Hugs is the broken-down experimental folk album debut from the duo of Chas. Mtn. (Gary War and Ned Egg). A mixture of manipulated found sounds, odd sonic details, and fragments of folk and rock music, the album has things in common with groups like Ariel Pink, No Neck Blues Band, and other artists who are constantly trying to slide out of easy descriptions while at the same time challenging listeners.
In an odd way, Hugs reminds me of an album I might just find somewhere, whether it be as a tape in a bin at the thrift store, or left in a pile on a street corner after a mysterious homeless person / busker finishes playing and leaves, never to be seen again. "Deep Safety" opens the disc with furious jangly guitar and bass while Egg and War multi-track their vocals and harmonize in only a few places while a four note chime melody repeats throughout the whole song somewhere off in the distance.
"Wheels Of Space" changes things up with repetitive, primal drum machine while the two add frantic bursts of vocals where only a few words are enunciated so they're understandable. "Salad Of Flies" is even more raw, layering dense analogue electronics over what sounds like fairly standard garage-band rumbling. The production quality of the album is such that feedback, static, and overdriven instruments and vocals elements all become crucial parts of the often haphazard recording (again, adding to the sometimes "discarded" quality that I mention above).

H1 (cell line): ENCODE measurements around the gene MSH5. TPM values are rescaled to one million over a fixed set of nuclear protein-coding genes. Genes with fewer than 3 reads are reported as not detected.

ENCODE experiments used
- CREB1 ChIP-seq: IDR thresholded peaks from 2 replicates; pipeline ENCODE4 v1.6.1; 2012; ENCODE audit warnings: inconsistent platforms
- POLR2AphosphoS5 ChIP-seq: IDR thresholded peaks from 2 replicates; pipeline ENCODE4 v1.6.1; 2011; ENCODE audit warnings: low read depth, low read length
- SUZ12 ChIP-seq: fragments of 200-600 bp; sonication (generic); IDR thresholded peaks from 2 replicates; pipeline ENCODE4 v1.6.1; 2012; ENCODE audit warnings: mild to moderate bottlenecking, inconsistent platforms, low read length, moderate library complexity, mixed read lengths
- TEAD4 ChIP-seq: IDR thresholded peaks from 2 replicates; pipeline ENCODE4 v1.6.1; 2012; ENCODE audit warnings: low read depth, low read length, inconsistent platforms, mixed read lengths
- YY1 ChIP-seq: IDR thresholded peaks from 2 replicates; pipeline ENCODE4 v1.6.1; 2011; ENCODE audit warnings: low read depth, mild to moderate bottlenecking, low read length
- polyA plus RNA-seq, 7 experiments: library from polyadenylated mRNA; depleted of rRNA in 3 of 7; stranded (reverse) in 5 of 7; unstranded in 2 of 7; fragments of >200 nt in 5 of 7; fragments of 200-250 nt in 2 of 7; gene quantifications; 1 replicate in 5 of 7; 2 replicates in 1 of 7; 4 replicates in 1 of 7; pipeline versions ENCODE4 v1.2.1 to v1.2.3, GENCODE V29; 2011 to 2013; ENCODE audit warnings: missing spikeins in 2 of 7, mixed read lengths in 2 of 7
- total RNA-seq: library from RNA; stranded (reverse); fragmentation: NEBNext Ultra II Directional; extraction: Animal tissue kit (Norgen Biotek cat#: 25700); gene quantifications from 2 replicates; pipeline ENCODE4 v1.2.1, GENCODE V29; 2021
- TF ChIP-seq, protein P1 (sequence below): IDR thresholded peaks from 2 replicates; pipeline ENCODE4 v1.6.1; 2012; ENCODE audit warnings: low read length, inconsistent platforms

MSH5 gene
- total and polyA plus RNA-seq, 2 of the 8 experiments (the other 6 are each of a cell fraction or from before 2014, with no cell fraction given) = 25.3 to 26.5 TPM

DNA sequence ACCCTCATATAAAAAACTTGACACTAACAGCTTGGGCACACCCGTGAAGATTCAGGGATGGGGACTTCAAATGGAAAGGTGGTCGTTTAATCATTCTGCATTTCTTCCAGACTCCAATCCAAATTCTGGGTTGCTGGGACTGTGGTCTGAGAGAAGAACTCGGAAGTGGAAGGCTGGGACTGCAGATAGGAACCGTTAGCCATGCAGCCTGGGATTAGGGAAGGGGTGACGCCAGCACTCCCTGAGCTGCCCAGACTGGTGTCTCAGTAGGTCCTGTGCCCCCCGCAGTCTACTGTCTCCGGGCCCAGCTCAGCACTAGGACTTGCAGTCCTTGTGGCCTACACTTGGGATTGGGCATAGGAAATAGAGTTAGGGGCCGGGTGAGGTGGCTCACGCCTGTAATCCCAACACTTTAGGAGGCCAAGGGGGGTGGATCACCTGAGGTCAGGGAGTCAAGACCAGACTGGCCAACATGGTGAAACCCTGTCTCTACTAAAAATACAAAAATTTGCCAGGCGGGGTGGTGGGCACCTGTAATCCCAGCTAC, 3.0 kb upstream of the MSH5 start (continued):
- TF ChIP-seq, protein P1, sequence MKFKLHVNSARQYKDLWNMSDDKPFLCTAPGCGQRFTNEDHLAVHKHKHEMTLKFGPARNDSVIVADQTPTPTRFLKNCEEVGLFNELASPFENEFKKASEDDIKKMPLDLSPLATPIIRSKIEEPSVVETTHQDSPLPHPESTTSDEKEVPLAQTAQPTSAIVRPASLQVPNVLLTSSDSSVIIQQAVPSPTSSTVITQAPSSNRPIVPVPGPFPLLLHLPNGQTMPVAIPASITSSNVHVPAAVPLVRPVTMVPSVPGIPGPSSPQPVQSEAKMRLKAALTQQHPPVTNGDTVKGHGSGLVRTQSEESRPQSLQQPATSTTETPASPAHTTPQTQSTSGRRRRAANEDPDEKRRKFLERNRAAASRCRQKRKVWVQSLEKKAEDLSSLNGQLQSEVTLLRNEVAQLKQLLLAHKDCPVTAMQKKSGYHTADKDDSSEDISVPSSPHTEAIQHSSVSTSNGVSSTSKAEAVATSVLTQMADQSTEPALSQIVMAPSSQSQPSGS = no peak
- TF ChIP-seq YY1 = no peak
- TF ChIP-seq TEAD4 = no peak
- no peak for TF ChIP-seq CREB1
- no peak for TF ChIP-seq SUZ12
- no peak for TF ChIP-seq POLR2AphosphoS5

While they touch on some beautiful moments musically (the excellent "Nice Breeze Going" and "Fly Over The City" both have some great guitar parts and well-done vocals) and lyrics that touch on greatness (including a line in the latter song about 'going home to re-learn gravity'), the biggest problem with Hugs is that it's often just kind of a drag. While there are a couple louder tracks on the disc about halfway through, mostly the album just sort of slogs through a huge batch of muddily-produced bedroom jams that largely blur together over the course of almost an hour in running length. Fans of experimental bedroom rock rejoice.